“My mother was very intentional about raising my sister, Maya, and me as strong, Black women. She coupled her teachings of civic duty and fearlessness with actions, which included taking us on Thursday nights to Rainbow Sign, a Black cultural center near our home….”
- Kamala Harris on Instagram
4. Get accurate voting information out early and often — and be ready to counter last-minute fake voting information as the election draws nearer
Misleading information about voting has long been a favorite technique for voter suppression, and this year there’s more than ever. Early voting starts in September in some states, so we should already be getting the word out — including encouraging people to double-check their registration and address and request an absentee ballot in states where that’s necessary.
Voting rules are different in every state, so it’s best emphasize information from your Secretary of State and even specific county’s election offices. [If you’re in Washington, here’s a handy list of all the county election offices websites and addresses.] Sites like the League of Women Voters’ vote411.org link to all fifty states and so are good links to share if you’re trying to reach a national audience.
Here in Washington, it’s easy to check and update your registration (and register if necessary) at https://VoteWA.gov. Nationally, AARP has a good page with information about all the states.
5. Work together to fight back
As well as fighting back as individuals, we can also work together — for example, by putting together response teams, establishing a repository of vetted and well-framed responses, having training sessions.
Indivisible’s Truth Brigade is a good example of a response team. Sign up here and join in with their latest campaign fighting vote-by-mail disinfo. We’ll also be putting a team together at the state level.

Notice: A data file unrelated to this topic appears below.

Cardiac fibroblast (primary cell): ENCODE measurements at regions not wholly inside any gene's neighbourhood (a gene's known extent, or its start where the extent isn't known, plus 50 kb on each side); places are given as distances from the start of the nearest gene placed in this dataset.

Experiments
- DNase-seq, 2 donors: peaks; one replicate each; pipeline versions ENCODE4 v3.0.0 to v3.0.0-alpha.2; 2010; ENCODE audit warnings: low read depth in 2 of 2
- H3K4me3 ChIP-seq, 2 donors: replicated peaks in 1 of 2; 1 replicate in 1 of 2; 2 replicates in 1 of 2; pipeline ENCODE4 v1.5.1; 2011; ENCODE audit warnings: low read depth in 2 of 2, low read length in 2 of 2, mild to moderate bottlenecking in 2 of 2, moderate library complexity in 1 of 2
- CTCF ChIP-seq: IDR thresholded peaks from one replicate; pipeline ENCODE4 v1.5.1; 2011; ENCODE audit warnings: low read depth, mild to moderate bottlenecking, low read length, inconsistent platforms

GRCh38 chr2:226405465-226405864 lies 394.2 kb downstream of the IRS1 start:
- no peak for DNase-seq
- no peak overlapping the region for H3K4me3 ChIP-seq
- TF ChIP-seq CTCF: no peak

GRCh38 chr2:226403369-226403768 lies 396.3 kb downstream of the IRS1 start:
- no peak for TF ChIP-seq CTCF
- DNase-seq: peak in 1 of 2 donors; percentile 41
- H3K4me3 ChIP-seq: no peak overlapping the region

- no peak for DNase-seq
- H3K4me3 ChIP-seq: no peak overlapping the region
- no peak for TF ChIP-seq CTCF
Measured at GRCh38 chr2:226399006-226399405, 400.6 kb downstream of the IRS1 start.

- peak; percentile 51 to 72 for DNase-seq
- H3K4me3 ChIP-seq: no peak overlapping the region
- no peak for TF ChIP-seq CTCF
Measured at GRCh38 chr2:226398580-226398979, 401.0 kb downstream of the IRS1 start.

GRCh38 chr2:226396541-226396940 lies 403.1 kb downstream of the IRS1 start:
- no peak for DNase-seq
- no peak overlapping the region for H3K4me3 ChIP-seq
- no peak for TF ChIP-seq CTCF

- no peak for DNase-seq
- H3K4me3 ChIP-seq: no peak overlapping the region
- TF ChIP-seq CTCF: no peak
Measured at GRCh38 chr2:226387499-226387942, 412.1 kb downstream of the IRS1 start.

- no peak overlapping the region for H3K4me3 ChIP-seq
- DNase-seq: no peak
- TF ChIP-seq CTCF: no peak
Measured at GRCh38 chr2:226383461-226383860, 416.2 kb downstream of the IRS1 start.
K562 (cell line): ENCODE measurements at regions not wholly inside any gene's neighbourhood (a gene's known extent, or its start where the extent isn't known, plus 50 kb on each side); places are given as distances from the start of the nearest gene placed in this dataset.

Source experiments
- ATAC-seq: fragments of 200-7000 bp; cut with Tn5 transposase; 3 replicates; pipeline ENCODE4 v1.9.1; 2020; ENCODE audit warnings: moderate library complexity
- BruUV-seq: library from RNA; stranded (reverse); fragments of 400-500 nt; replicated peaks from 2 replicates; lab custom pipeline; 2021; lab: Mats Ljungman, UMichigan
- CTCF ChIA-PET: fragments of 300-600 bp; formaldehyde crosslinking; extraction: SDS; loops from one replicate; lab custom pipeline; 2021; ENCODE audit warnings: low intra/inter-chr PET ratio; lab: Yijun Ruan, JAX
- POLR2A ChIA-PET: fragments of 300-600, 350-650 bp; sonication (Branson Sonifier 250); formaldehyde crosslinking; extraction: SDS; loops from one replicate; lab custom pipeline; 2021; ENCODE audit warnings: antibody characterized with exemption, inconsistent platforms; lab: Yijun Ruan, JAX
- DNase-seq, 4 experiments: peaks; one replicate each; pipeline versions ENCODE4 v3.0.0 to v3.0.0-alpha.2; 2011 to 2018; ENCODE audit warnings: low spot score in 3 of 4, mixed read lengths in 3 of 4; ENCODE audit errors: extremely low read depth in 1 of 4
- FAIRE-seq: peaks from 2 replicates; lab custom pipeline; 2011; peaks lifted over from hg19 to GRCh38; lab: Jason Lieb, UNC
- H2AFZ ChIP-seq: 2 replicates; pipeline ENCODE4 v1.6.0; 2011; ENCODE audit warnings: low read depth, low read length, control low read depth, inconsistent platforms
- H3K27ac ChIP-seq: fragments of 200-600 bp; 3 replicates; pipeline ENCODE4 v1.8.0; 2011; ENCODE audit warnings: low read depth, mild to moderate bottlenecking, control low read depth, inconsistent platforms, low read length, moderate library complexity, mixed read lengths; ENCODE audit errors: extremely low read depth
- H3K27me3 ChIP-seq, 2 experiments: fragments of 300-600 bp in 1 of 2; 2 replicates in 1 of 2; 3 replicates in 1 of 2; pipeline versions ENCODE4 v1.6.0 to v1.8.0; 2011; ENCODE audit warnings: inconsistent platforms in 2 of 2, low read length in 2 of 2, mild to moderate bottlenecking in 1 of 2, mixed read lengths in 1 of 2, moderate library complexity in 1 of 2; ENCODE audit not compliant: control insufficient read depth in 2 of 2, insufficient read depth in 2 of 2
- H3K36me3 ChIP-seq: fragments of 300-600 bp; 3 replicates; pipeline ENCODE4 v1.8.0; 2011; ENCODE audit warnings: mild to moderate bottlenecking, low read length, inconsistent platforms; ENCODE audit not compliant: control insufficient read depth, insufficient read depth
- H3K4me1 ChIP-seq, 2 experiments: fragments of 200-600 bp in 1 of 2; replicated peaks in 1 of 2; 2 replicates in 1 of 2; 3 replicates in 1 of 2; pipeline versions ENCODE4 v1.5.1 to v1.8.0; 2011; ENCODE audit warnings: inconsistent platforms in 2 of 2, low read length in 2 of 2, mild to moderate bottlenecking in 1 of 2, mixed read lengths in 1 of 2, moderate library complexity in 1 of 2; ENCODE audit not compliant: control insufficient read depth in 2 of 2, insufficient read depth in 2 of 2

Stop Online Violence Against Women’s new project Stop Digital Voter Suppression is another great example. Over the next few months leading up to the 2020 election, this project will supplementing SOVAW’s already-extensive data collection efforts with additional real-life experiences document which tactics are being used to suppress your votes. You can find out more at http://stoponlinevaw.com/stop-digital-voter-suppression-project/
Stay tuned for more — and get involved!
This webinar went so well that we’re already planning follow-ons. We’re also going to be building on our voter mobilization project, which once again got excellent results in the August primary, and working with other Indivisible groups across the state — and in other states, if you’re interested!
We’ll be discussing these at the Washington Indivisible Network meeting on September 14 — as well as announcing them on our Facebook page, Twitter account, and newsletter, and sharing them with other Indivisible groups in Washington. We’ll also have updates on Indivisible’s Truth Brigade, Stop Digital Voter Suppression, and other grassroots voter suppression projects. So stay tuned for more!
And even more importantly … get involved. The election’s just two months away, and the other side is using every trick in the book — including disinformation and digital voter suppression. It’s up to us to fight back.